Why Joe Biden's miseries are just beginning
Anthony Moretti
U.S. President Joe Biden arrives for a virtual meeting in Washington, D.C., August 30, 2021. /Getty

U.S. President Joe Biden arrives for a virtual meeting in Washington, D.C., August 30, 2021. /Getty

Editor's note: Anthony Moretti is an associate professor in the Department of Communication and Organizational Leadership of Robert Morris University. The article reflects the author's views and not necessarily those of CGTN.

August 30 should have been a day of celebration for President Joe Biden and throughout the United States. The last flight carrying American military personnel had flown out of Afghanistan, ending the two-decade presence of such forces in the country. That flight officially ended America's longest war, one that George W. Bush, Barack Obama, Donald Trump and Joe Biden could not win.  

Instead, Monday is likely to be remembered as the day Biden's presidency began a freefall, with no one knowing with absolute certainty when and how that might end. 

We know what the president's first chronic headache will be explaining the dreadful way the evacuation of American military personnel, U.S. citizens, the many Afghans who wanted out and people from other nations was coordinated.

Biden was correct when he said just a few days ago that the evacuation was the largest and most complex in U.S. history. But an uncomfortable question remained unanswered: knowing how the United States touts its exceptionalism and greatness, then why did it struggle so mightily in getting people out of the country? Keep in mind, the Taliban could have made that evacuation much worse if it had not kept its end of a bargain that will be discussed later in this article. 

Closely related to the dubious evacuation plan will be convincing a highly skeptical American public that the Bagram Air Base had to be abandoned – and basically in the middle of the night – in favor of the less-secure Hamid Karzai International Airport. It was at that airport where a terror attack led to mass casualties and many more injuries.

We can argue from now until the end of time whether the agreement hatched by former president Donald Trump with the Taliban setup Biden for failure. That agreement – overly simplified – guaranteed that American troops would begin a steady drawdown of its forces with a firm departure date in exchange for a promise from the Taliban that it would not attack those forces.

The reality is the deal held; remember, it was ISIS-K that carried out the aforementioned terror attack that killed more than one dozen U.S. military men and women and dozens more Afghan civilians.

Biden inherited the deal, and he maintained multiple times over the past couple of weeks that getting out of Afghanistan by the end of August was an idea his top military advisers insisted was necessary. He reiterated that point on Monday, noting that the U.S. had made a promise and kept it. 

If only it were that simple. 

There is one gigantic problem that Biden will be dogged by for days and weeks. And depending upon how it plays out, it might turn into a crisis that could doom a party and a presidency: Why did perhaps as many as 200 Americans get left behind? And why did an unknown number of Afghan citizens who had helped the U.S. in its two-decade (debacle of a) mission also not make it out of the country?

A CH-47 Chinook is loaded onto a U.S. Air Force C-17 Globemaster III at Hamid Karzai International Airport in Kabul, Afghanistan, August 28, 2021. /Xinhua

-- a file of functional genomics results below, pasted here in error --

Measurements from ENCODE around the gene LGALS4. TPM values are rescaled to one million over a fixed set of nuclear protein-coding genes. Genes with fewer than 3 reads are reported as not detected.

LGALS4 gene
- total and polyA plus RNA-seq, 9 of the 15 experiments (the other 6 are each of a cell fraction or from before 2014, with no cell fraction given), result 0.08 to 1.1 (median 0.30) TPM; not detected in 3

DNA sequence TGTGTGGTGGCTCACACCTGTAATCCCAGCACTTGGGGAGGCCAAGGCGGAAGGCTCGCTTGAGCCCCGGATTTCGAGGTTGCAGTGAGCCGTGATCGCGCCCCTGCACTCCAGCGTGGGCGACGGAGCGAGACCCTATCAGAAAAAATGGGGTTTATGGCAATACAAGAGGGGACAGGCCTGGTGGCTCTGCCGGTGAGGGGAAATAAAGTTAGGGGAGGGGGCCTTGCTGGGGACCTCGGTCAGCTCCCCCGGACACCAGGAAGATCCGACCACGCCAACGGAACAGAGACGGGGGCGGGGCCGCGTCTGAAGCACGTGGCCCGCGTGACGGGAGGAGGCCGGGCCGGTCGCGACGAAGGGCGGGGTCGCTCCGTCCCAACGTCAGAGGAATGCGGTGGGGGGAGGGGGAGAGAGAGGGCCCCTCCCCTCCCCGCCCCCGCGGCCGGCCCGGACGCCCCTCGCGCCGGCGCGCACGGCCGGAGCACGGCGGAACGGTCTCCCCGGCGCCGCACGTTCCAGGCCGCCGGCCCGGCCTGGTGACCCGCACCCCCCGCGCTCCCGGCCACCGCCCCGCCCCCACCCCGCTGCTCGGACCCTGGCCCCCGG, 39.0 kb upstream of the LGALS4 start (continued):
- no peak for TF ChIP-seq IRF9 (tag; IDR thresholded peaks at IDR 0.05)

A CH-47 Chinook is loaded onto a U.S. Air Force C-17 Globemaster III at Hamid Karzai International Airport in Kabul, Afghanistan, August 28, 2021. /Xinhua

Even if we accept the most optimistic arguments and believe the Taliban will stand aside and allow every American who remains to leave the country, we cannot ignore what has become an unwritten national policy: No American ever gets left behind. None. Ever. 

Biden left Americans behind. His Secretary of State tried to downplay the significance of that. At one point, Antony Blinken said the number might be closer to 100, not 200. If Biden or Blinken thought Americans would hear that and think, "well, that is not too many; they ought to be fine," then they really are heading for calamity.

Biden can engage in all the rhetorical niceties at his disposal, but one fact remains undeniable: He won the presidency largely because Trump was a relatively terrible leader. Although his popularity has remained steady over his first roughly eight months in office, again, Trump was such an unwelcome president that Americans cannot help but be satisfied with Biden. 

For now, and, yet, in a little more than one year, those fickle American voters will head to the polls. The political winds already are at the Republicans' backs; elections are being held in states where their candidate has an easier path to victory. The Senate currently includes 50 Democrats and 50 Republicans, and the political calculus right now in the United States suggests the GOP will regain control of that body next year.

If anything happens to the Americans who are still seeking to get out of Afghanistan, then a real nightmare for the Democrats begins to play out: an angry populace elects enough Republicans allowing that party to also take control of the House of Representatives.

If that were to happen, Biden's political agenda would be in tatters, and the prospect of a man who would be in his early 80s winning a second term as president becomes almost impossible to imagine.  

America did not leave Afghanistan in honor, but it did leave some of its own behind. Biden will pay the political price, and we do not know yet how steep it will be.

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